Expert insight on how to achieve sustainability in architecture

August 2, 2021

Hasenstab Architects worked with representatives from Bio-Med Science Academy and Northeast Ohio Medical University (NEOMED) to provide insight about how to achieve sustainability in architecture for their new STEM+M School Addition on the NEOMED campus. 

The Bio-Med Science Academy Addition was designed and constructed with sustainability at its forefront. It has achieved LEED Silver certification by the USGBC! What’s even more exciting is that it’s the first LEED v4 BD+C Silver Certified school project in Ohio!

This project followed the guidelines of LEED (Leadership in Energy and Environment Design) version 4 for schools and is the first facility in Ohio to achieve LEED v4 BD+C Silver Certification! LEED v4 follows a performance based approach that “calls for measurable results through a building’s life cycle”. It focuses on energy and water optimization and conservation, as well as the health and wellness of the building’s occupants.

The following information highlights some of the ways this building has incorporated sustainability, occupant health, as well as energy and water conservation in its design. For more information about LEED, please visit

Location & Transportation | Reduced Parking Footprint

In order to limit carbon emissions, the number of parking spaces allocated for Bio-Med students and faculty was reduced from the allowable parking spaces set by zoning by 20%.

In addition, to encourage carpooling, designated spaces in preferred spots closest to the entrance doors were added.

Sustainable Sites | Heat Island Reduction

A coating was applied to the parking lot closest to the building addition to reduce the heat island effect asphalt is known to cause.

Heat islands occur from the thermal absorption by dark and non-reflective hardscape, which then radiates heat. These heat islands can be harmful to humans and wildlife, raising the overall temperature in surrounding areas.

The coating on the asphalt has a solar reflectance value that allows for light reflection, thus reducing thermal gain and therefore eliminating a potential heat island.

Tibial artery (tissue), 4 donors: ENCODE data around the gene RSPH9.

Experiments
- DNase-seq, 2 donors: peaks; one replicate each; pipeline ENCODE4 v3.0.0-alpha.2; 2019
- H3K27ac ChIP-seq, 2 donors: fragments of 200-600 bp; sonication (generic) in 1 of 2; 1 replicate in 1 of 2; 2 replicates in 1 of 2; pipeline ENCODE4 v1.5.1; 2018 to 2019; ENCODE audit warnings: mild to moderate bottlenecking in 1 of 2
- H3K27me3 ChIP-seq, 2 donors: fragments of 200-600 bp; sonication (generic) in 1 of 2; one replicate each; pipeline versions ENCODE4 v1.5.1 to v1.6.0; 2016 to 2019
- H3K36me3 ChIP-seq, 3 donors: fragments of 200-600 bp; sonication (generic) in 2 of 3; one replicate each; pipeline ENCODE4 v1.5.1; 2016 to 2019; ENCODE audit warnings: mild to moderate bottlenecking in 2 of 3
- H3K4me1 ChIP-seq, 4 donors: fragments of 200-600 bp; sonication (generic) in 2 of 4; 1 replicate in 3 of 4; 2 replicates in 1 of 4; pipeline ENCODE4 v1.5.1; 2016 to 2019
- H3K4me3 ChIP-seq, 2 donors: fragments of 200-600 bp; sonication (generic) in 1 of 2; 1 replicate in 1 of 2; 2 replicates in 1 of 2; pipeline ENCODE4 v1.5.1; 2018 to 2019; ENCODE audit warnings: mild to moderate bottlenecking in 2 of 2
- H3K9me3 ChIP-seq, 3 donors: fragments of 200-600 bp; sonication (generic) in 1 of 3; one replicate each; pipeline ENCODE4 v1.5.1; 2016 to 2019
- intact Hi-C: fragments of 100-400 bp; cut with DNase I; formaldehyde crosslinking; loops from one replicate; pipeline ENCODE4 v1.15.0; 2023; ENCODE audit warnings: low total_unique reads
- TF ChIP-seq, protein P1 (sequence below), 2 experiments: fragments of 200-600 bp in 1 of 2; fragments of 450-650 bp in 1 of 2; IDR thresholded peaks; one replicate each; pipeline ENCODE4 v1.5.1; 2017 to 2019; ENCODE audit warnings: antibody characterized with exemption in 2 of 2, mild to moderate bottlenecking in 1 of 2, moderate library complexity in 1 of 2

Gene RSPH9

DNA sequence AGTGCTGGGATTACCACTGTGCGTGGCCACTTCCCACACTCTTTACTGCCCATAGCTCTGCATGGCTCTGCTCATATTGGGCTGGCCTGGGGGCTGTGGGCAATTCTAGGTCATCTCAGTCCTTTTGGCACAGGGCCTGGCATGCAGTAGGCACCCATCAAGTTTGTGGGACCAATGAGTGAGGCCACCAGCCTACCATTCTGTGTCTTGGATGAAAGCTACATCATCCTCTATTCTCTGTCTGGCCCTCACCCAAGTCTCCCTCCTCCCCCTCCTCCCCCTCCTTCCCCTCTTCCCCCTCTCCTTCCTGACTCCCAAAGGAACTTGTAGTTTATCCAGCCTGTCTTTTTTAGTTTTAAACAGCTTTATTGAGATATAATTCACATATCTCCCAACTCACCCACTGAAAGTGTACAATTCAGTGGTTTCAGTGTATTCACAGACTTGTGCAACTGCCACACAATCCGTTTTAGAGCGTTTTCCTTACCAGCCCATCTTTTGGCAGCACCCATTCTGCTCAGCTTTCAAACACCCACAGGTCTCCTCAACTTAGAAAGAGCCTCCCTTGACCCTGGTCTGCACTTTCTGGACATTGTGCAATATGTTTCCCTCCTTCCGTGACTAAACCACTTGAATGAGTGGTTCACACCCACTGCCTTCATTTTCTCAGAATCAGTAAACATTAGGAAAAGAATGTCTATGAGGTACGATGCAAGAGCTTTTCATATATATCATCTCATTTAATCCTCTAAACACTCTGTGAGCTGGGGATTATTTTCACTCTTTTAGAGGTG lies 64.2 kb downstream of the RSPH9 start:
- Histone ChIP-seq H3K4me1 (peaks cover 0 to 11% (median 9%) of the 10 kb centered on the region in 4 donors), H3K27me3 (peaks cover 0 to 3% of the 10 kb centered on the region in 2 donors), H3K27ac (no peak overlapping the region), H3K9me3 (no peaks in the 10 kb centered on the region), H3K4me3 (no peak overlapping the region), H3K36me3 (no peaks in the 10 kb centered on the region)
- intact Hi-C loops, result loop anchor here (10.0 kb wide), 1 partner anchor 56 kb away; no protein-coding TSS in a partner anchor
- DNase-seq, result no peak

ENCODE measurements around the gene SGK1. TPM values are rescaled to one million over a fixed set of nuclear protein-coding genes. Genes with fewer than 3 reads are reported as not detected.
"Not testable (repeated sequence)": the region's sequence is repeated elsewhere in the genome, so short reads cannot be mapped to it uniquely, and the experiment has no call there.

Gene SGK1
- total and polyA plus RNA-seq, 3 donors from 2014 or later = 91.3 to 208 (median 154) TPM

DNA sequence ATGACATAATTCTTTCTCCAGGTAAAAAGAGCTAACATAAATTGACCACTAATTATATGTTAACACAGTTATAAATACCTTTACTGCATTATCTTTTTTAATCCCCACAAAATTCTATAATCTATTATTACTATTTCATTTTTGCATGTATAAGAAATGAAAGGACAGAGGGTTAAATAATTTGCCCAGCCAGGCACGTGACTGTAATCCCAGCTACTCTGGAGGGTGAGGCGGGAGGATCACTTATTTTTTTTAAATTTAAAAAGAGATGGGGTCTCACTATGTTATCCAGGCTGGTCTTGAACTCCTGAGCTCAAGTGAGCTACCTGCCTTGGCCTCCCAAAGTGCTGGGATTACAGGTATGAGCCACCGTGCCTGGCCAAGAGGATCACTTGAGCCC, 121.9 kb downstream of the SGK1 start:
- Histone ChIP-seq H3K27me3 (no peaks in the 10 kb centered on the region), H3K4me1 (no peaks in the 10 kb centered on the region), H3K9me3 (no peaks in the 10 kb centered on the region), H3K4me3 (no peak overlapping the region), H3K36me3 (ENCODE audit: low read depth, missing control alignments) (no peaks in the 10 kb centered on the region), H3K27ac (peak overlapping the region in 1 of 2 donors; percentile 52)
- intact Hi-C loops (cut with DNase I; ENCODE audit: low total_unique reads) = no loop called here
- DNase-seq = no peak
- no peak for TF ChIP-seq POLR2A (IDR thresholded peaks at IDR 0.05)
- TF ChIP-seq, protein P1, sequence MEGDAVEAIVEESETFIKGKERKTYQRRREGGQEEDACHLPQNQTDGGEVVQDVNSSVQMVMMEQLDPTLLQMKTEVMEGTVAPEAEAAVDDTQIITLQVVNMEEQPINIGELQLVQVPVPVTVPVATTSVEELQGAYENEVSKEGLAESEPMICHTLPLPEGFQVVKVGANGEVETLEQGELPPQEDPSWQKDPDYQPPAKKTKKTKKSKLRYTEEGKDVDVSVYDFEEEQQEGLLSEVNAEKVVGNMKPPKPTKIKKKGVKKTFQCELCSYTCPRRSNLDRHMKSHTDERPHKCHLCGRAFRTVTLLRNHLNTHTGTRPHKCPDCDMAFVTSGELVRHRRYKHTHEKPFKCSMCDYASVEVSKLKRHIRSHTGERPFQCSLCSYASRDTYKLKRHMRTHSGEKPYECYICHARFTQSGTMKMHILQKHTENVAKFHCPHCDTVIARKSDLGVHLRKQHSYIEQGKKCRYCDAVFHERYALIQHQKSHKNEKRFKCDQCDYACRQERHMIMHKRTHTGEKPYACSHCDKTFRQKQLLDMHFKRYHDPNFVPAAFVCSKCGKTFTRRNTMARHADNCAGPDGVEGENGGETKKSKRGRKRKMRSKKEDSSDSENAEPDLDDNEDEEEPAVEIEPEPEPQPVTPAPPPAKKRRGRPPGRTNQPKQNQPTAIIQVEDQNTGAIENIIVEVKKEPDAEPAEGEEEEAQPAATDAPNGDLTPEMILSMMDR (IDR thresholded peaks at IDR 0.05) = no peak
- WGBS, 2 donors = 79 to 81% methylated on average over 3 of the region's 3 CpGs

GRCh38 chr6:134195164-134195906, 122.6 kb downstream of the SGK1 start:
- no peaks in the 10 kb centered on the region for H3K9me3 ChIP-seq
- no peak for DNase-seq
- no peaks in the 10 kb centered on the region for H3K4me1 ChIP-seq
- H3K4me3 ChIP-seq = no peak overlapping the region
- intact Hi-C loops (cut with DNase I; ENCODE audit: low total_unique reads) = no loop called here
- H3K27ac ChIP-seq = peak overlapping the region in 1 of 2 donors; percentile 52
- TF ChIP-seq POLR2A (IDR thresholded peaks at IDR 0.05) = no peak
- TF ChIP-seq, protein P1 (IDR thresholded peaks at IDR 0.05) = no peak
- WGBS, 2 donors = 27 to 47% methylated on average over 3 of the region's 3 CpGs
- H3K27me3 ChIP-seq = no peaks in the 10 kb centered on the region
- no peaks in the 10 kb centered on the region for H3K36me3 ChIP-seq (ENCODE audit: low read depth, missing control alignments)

The roofs were also designed to be white with a high solar reflectance to avoid heat islands at the roof level.

Water Efficiency | Water Metering

Water should be conserved when and where possible. Building owners typically track their water use as a whole.

In order to more precisely track the water usage, and determine where consumption can be reduced, additional water meters were placed on all indoor plumbing fixtures and domestic hot water. These meters report back to the building automation system (BAS) which allows the staff to more precisely determine which systems are consuming the most water.

Energy & Atmosphere | Enhanced Commissioning

Once construction of the building addition was complete, a third party commissioning agent was hired to ensure the building performs as designed. The commissioning process included the building systems, as well as the building envelope. This information helps reassure the owner the building is functioning as expected, and highlights potential issues, which can then be remediated.

Materials & Resources | Building Products Disclosure

During the design process, special consideration was given to choosing materials that have gone through a credentialing process to highlight their life-cycle impact. Understanding how materials are extracted, manufactured, and whether or not they can be recycled has helped the project team understand the environmental impact of the specified materials. Over 40 products from several different manufacturers with known life-cycle impacts were chosen for this project. Developing a deeper understanding of the environmental impact of materials and focusing on those which are credentialed are two examples of how to achieve sustainability in architecture.

Indoor Air Quality | Low Emitting Materials

The quality of indoor air is vital to occupant health. Products such as paints, sealants, wall and ceiling materials that were chosen for this building have low to no volatile organic compounds (VOC), which means they are non-toxic, and therefore toxic chemicals are not released into the air.